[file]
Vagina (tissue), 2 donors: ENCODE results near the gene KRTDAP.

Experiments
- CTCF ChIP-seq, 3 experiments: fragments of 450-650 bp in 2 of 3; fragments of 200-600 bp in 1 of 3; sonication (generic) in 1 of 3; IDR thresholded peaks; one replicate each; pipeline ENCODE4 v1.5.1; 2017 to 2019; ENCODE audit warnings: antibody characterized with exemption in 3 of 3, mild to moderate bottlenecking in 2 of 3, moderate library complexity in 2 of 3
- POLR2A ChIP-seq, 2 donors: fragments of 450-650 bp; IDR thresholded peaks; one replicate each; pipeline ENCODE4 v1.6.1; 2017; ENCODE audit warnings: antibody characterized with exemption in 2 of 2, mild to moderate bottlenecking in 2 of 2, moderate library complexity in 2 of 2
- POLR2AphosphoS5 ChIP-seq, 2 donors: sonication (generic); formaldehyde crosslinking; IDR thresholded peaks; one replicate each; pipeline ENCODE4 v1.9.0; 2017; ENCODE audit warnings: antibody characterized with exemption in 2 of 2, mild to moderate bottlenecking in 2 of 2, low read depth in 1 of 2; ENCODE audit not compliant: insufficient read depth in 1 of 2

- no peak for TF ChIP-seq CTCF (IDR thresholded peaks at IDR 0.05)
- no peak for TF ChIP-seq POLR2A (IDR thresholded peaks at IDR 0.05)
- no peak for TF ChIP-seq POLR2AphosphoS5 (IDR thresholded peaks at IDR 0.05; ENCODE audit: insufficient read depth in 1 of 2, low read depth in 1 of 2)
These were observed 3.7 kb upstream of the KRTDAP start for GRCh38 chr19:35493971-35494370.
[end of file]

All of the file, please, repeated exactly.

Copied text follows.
Vagina (tissue), 2 donors: ENCODE results near the gene KRTDAP.

Experiments
- CTCF ChIP-seq, 3 experiments: fragments of 450-650 bp in 2 of 3; fragments of 200-600 bp in 1 of 3; sonication (generic) in 1 of 3; IDR thresholded peaks; one replicate each; pipeline ENCODE4 v1.5.1; 2017 to 2019; ENCODE audit warnings: antibody characterized with exemption in 3 of 3, mild to moderate bottlenecking in 2 of 3, moderate library complexity in 2 of 3
- POLR2A ChIP-seq, 2 donors: fragments of 450-650 bp; IDR thresholded peaks; one replicate each; pipeline ENCODE4 v1.6.1; 2017; ENCODE audit warnings: antibody characterized with exemption in 2 of 2, mild to moderate bottlenecking in 2 of 2, moderate library complexity in 2 of 2
- POLR2AphosphoS5 ChIP-seq, 2 donors: sonication (generic); formaldehyde crosslinking; IDR thresholded peaks; one replicate each; pipeline ENCODE4 v1.9.0; 2017; ENCODE audit warnings: antibody characterized with exemption in 2 of 2, mild to moderate bottlenecking in 2 of 2, low read depth in 1 of 2; ENCODE audit not compliant: insufficient read depth in 1 of 2

- no peak for TF ChIP-seq CTCF (IDR thresholded peaks at IDR 0.05)
- no peak for TF ChIP-seq POLR2A (IDR thresholded peaks at IDR 0.05)
- no peak for TF ChIP-seq POLR2AphosphoS5 (IDR thresholded peaks at IDR 0.05; ENCODE audit: insufficient read depth in 1 of 2, low read depth in 1 of 2)
These were observed 3.7 kb upstream of the KRTDAP start for GRCh38 chr19:35493971-35494370.